Its another jam-packed round-up of aviation matters in the PRD, making this just about as busy as the PRD’s airspace itself! From fare fuel rises to new routes and testing technology up in the air, here is what you need to know.
According to Life of Guangzhou, from September 5, surcharges will return to pre-July 5 levels, the last time cuts were made. This means flights over 800km now face a surcharge of RMB130, while those flying shorter distances are hit with an RMB70 charge.
Saudia to go direct from Jeddah, Aeroflot to increase Guangzhou flights
In line with Guangzhou’s growing influence in emerging markets, Saudia is launching a new weekly service to Jeddah starting on December 1, complementing its thrice-weekly Riyadh service.
Outside of Asia, Gulf carriers are the next biggest group of airlines linking up their countries with Guangzhou, China’s manufacturing capital. However, with the popularity of Russia on the rise, Aeroflot is adding an extra flight to Guangzhou. However, it won’t take to the skies until March next year, although that could change in the coming months as airlines tweak their schedules.
A tech take-off?
Airlines such as Emirates are far and away ahead of the game, helping passengers stay connected in the skies. They currently offer Wi-fi on-board their A380 aircraft, while the UK’s British Airways is introducing the iPad on its transatlantic flights between London and New York. It seems, though, that Cathay Pacific might get in the game to keep up with rivals.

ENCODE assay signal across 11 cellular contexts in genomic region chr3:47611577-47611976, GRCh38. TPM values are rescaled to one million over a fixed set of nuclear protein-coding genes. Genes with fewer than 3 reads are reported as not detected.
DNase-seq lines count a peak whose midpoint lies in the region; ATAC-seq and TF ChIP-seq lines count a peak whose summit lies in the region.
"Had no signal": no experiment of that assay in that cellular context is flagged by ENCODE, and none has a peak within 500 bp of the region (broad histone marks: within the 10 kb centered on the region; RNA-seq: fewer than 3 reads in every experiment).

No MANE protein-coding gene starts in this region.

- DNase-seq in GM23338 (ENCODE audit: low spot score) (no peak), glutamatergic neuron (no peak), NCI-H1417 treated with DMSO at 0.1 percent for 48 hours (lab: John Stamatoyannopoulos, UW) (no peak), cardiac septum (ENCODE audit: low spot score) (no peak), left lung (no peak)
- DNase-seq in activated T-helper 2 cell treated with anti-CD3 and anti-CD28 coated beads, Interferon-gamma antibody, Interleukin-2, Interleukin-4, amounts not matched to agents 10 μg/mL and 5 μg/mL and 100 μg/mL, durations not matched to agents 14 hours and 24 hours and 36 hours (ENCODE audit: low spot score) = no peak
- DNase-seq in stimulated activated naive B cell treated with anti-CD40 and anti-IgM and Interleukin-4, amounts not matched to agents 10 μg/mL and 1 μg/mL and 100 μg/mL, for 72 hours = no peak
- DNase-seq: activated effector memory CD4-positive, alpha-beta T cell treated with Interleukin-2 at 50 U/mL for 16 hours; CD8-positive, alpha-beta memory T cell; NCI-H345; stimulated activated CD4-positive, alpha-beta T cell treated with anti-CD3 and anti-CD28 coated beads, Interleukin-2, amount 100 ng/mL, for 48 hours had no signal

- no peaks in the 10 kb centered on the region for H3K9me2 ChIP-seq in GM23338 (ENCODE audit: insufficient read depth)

The South China Morning Post’s Charlotte So writes:
Hong Kong’s aviation regulator might be stirred into renewing its rules on the use of electronic gadgets on aircraft following the US Federal Aviation Administration’s (FAA) decision to allow greater on-board use of the devices.
Cathay Pacific Airways, which is studying the application of air-to-ground Wi-fi internet services, welcomed the initiatives by regulatory agencies to review and potentially approve the broader use of personal electronic equipment on board, a spokesman said.
Under the existing guidelines set out by the Hong Kong Civil Aviation Department as well as other international regulators, it is the responsibility of carriers to verify whether devices using wireless local area network (WLAN), including Wi-fi connections, could interfere with aircraft systems.
That is good news, especially if you’re flying long-haul and all you can do is eat and sleep without the luxury of the internet.
Guangzhou-based China Southern (CSA), China’s biggest airline by passenger numbers, says first-half profits crashed 85 per cent to 424 million yuan because of a slowdown in demand from the world’s second largest economy while fuel costs continue to take a toll.
The future isn’t looking as bright as it once was with all the major airlines feeling the negative effects of a weaker Chinese economy, a European debt crisis and a world that hasn’t yet recovered from the global recession five years ago.
Battling bird strikes
Airport authorities in Guangzhou, Shanghai and Beijing are joining forces in a bid to prevent bird strikes from happening after a string of incidents at Pudong Airport since July, according to CRIEnglish.com:
The new methods they have jointly developed include splashing insecticide near runways to kill insects so there is no food for birds to look for and releasing a special repellent with a smell birds can’t stand, the Shanghai Airport Authority said on Friday.
Other measures employed include playing recordings of natural predators and setting off explosive charges. Nets are being installed to prevent birds approaching in search of water or food.
Fingers crossed authorities will combat the birds and their nests.
Pictures by Danny Lee